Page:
horse chestnut

Wednesday, October 10, 2007

perfect smooth soft chestnuts and their spiky coverings

I have a large Horse Chestnut tree in my front yard and this time of year the ground is littered with chestnuts, many still in their spiky green ball of protective coating, some that are cracked open revealing the amazing treasure inside and many shiny bare nuts, just waiting for moisture and their second life to begin. The Horse Chestnut, it would seem, is a very efficient tree at propagating new little chestnut trees. I clearly remember gathering chestnuts as a child, from a wooded lot just down the street from my house on Pleasant St. and how it seemed incredible that something so perfect, so shiny and polished could appear out of that craggy ball of green spikes. We would carry these balls to the sidewalk and gently step on them, gradually increasing our weight, just until they cracked open and then prying with our fingers to reveal the treasures inside. Sometimes in amazement we'd find two nuts inside, one large and flattened at one end and then another little baby chestnut nestled in beside it. We would rub them on our face to feel how incredibly smooth and perfect they were and we'd gather huge armfuls, carrying them in a basket made from the fronts of our sweaters or jackets. I can remember using a large darning needle and trying to make a big beaded necklace out of them or just a garland of shiny clunking nuts. In the end we would take them home and proudly display our newly found treasure in a bowl, we had plans to keep them but they didn't stay shiny and perfect and new ...within days they turned dull and ordinary ... and now I can see that so much of childhood, the thing that has us have such fond clear memories, is that we were experiencing, as only children can, that life isn't about the destination ... it's about the journey.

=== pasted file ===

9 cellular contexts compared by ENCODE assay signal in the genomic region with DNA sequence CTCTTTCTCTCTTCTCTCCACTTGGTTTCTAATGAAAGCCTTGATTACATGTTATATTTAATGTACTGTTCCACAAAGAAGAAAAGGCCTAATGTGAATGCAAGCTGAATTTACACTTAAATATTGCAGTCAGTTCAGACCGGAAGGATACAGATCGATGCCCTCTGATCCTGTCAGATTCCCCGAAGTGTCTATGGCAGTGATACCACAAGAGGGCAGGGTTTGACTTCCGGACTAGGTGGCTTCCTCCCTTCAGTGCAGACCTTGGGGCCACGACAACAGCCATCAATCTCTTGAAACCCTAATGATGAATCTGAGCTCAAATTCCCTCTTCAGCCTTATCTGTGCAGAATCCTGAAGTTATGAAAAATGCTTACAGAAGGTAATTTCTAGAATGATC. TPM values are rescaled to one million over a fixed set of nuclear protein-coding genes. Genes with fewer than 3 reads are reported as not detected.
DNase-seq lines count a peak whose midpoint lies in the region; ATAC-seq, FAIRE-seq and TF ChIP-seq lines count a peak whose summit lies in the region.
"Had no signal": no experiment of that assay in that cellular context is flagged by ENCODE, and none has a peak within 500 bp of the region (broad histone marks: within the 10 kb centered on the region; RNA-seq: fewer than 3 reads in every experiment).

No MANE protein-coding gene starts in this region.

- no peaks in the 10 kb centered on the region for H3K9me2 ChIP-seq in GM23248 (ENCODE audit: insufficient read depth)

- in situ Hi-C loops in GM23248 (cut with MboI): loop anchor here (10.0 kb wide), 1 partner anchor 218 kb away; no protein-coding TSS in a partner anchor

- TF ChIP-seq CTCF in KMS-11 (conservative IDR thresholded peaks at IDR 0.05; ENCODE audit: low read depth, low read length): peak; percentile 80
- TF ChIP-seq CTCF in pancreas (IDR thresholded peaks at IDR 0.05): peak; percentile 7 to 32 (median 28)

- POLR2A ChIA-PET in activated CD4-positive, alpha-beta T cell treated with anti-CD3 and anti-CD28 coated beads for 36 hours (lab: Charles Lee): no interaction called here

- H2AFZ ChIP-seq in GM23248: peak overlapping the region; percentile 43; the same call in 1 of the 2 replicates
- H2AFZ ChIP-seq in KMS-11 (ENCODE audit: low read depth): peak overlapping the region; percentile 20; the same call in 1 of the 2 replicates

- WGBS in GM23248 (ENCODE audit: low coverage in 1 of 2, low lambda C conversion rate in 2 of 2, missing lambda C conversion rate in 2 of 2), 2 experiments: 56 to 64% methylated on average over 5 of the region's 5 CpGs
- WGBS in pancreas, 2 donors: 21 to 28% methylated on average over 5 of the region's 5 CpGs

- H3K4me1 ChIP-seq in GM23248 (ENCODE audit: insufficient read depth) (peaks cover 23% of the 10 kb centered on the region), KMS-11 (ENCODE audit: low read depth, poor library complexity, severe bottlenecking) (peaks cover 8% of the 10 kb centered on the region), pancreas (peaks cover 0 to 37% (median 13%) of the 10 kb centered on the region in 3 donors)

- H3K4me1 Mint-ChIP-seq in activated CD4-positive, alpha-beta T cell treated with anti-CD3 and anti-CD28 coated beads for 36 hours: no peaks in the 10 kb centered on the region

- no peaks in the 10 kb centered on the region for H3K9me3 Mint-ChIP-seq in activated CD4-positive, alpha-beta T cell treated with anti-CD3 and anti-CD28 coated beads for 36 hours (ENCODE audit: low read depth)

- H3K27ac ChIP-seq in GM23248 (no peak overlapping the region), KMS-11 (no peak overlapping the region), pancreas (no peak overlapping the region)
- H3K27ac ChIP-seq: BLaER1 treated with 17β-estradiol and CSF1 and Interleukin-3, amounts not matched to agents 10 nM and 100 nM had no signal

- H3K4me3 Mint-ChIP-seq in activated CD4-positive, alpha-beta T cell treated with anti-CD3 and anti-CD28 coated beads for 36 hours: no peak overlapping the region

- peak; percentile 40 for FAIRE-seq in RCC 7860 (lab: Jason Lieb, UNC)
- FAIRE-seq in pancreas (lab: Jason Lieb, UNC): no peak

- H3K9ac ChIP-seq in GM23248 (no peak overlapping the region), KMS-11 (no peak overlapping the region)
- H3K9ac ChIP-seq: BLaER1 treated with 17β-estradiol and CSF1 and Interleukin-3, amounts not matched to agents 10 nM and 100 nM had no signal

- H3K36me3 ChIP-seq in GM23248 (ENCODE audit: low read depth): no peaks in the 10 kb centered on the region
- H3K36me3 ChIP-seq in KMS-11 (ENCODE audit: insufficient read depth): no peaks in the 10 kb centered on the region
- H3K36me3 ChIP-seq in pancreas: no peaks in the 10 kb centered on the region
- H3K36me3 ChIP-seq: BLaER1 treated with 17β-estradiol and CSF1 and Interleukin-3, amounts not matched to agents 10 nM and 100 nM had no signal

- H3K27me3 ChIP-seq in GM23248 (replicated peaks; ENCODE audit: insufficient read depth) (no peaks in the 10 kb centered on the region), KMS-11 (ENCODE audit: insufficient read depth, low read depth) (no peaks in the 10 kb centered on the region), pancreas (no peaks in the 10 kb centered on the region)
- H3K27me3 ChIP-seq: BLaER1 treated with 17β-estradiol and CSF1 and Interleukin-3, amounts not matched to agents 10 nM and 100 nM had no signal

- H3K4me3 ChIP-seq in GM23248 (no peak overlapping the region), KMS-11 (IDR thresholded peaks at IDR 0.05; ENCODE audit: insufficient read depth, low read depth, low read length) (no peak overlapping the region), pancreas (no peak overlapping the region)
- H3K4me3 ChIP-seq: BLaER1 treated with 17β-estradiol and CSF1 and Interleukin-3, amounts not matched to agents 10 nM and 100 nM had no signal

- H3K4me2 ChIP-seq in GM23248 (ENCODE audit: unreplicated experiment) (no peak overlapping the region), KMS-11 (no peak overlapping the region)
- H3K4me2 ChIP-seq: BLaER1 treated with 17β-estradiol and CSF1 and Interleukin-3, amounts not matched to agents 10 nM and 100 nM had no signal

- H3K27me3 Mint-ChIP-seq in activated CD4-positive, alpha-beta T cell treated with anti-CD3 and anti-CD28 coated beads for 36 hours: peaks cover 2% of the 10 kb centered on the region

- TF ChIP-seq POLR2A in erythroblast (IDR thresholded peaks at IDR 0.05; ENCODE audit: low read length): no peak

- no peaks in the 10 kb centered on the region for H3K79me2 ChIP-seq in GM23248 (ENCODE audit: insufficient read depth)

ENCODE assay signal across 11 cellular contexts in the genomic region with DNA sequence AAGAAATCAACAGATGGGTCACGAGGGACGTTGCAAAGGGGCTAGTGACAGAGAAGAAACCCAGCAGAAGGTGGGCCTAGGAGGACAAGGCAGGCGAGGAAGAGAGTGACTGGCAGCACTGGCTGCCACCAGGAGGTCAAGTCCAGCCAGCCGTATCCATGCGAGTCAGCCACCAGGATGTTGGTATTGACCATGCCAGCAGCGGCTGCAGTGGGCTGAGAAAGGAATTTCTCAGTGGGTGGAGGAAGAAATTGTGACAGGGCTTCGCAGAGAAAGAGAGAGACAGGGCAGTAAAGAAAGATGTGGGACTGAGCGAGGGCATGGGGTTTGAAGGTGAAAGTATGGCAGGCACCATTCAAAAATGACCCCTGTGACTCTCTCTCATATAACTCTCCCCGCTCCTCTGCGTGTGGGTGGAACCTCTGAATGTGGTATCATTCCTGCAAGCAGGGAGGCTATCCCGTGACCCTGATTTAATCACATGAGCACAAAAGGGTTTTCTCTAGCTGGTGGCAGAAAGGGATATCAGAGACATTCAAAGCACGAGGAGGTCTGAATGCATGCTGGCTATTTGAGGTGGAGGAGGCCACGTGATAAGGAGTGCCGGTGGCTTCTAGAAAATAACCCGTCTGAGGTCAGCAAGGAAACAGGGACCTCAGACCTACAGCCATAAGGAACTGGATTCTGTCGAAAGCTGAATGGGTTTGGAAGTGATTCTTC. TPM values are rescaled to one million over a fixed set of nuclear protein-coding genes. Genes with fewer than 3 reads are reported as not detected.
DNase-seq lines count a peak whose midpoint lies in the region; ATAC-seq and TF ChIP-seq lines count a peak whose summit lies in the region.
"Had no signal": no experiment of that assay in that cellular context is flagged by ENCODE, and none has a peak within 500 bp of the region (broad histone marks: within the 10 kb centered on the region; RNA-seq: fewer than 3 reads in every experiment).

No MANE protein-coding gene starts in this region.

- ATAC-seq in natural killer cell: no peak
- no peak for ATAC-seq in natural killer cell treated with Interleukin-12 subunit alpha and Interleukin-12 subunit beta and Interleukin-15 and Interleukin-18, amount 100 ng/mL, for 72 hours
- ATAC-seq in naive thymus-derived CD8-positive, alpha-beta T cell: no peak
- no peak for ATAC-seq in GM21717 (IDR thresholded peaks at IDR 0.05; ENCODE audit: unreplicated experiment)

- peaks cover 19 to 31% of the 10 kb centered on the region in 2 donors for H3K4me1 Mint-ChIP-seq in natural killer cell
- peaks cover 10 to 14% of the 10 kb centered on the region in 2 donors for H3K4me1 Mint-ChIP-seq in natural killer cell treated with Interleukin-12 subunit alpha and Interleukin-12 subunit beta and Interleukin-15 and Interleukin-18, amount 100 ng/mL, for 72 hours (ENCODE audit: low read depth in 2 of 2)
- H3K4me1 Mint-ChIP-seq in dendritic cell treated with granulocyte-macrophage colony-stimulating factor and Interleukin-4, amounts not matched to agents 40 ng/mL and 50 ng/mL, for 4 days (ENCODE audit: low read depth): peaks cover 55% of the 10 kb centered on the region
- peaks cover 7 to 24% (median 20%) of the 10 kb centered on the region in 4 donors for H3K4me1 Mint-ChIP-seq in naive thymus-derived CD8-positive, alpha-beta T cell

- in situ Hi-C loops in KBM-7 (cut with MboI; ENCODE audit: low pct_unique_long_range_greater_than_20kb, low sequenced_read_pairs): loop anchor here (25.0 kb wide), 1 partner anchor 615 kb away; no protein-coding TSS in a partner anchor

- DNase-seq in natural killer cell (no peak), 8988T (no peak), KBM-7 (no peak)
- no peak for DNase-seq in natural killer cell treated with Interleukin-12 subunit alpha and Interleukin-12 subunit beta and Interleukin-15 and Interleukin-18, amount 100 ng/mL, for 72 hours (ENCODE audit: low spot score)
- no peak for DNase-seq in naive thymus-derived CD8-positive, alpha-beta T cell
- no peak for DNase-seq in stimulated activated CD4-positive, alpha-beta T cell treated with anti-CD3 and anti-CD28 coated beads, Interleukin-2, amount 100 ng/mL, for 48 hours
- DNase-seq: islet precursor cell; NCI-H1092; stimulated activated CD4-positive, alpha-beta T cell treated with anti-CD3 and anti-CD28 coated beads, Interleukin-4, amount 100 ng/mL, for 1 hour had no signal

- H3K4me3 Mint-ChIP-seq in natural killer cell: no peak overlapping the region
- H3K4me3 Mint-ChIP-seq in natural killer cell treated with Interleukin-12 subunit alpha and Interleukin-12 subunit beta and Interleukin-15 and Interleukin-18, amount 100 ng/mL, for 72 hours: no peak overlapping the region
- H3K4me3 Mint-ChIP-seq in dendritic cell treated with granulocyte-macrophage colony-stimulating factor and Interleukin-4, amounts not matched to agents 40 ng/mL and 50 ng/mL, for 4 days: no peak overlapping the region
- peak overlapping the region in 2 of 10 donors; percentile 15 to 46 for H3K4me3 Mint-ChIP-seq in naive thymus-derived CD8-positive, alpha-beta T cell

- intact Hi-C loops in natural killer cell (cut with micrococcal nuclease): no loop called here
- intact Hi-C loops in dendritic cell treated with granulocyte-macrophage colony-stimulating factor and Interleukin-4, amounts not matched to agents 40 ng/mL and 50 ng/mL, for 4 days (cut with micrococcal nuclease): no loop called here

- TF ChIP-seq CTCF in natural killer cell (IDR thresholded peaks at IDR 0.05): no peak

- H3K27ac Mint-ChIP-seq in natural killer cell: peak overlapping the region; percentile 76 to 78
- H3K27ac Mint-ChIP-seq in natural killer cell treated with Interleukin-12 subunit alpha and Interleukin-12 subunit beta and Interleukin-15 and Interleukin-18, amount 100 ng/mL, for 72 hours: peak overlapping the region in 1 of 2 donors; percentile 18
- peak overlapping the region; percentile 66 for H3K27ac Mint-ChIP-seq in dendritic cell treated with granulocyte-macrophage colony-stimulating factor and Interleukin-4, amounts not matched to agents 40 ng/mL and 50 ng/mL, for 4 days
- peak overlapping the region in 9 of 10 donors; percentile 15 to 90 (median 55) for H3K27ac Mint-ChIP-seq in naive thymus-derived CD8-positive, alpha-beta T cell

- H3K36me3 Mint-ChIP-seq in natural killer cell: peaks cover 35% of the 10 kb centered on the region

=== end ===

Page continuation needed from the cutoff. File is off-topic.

1 comment:

  1. We used to do that as kids too! We were incredulous that they could not be used for something special as they looked every bit like they could.

    We also attached them with small ropes to long sticks and used them to bash each other with...we were strange wild kids. Total tomboys, with only boys for neighbours...always covered in bruises. Just plain weird.


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